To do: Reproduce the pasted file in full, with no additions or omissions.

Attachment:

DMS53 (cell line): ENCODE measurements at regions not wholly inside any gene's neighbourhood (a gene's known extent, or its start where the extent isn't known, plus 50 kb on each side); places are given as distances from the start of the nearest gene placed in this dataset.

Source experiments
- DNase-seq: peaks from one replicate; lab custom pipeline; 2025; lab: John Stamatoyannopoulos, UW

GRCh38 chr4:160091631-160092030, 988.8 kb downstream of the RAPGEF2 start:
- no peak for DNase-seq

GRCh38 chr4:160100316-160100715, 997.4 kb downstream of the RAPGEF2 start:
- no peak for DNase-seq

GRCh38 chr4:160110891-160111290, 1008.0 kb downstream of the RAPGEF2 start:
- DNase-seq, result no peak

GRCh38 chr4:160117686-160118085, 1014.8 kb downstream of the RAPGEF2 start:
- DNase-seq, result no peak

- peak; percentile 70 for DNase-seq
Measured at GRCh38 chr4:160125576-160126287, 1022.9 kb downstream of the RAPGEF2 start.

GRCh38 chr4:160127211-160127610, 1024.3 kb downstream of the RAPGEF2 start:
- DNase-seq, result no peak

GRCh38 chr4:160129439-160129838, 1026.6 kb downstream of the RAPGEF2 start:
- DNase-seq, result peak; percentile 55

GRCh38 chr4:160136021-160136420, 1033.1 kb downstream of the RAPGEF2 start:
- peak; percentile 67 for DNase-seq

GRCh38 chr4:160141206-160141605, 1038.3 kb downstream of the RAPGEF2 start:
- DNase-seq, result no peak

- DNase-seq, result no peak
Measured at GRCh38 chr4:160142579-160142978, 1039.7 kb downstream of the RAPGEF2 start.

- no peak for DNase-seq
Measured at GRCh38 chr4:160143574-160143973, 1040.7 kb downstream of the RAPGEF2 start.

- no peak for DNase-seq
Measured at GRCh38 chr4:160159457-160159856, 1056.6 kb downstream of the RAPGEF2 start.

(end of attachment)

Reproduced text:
DMS53 (cell line): ENCODE measurements at regions not wholly inside any gene's neighbourhood (a gene's known extent, or its start where the extent isn't known, plus 50 kb on each side); places are given as distances from the start of the nearest gene placed in this dataset.

Source experiments
- DNase-seq: peaks from one replicate; lab custom pipeline; 2025; lab: John Stamatoyannopoulos, UW

GRCh38 chr4:160091631-160092030, 988.8 kb downstream of the RAPGEF2 start:
- no peak for DNase-seq

GRCh38 chr4:160100316-160100715, 997.4 kb downstream of the RAPGEF2 start:
- no peak for DNase-seq

GRCh38 chr4:160110891-160111290, 1008.0 kb downstream of the RAPGEF2 start:
- DNase-seq, result no peak

GRCh38 chr4:160117686-160118085, 1014.8 kb downstream of the RAPGEF2 start:
- DNase-seq, result no peak

- peak; percentile 70 for DNase-seq
Measured at GRCh38 chr4:160125576-160126287, 1022.9 kb downstream of the RAPGEF2 start.

GRCh38 chr4:160127211-160127610, 1024.3 kb downstream of the RAPGEF2 start:
- DNase-seq, result no peak

GRCh38 chr4:160129439-160129838, 1026.6 kb downstream of the RAPGEF2 start:
- DNase-seq, result peak; percentile 55

GRCh38 chr4:160136021-160136420, 1033.1 kb downstream of the RAPGEF2 start:
- peak; percentile 67 for DNase-seq

GRCh38 chr4:160141206-160141605, 1038.3 kb downstream of the RAPGEF2 start:
- DNase-seq, result no peak

- DNase-seq, result no peak
Measured at GRCh38 chr4:160142579-160142978, 1039.7 kb downstream of the RAPGEF2 start.

- no peak for DNase-seq
Measured at GRCh38 chr4:160143574-160143973, 1040.7 kb downstream of the RAPGEF2 start.

- no peak for DNase-seq
Measured at GRCh38 chr4:160159457-160159856, 1056.6 kb downstream of the RAPGEF2 start.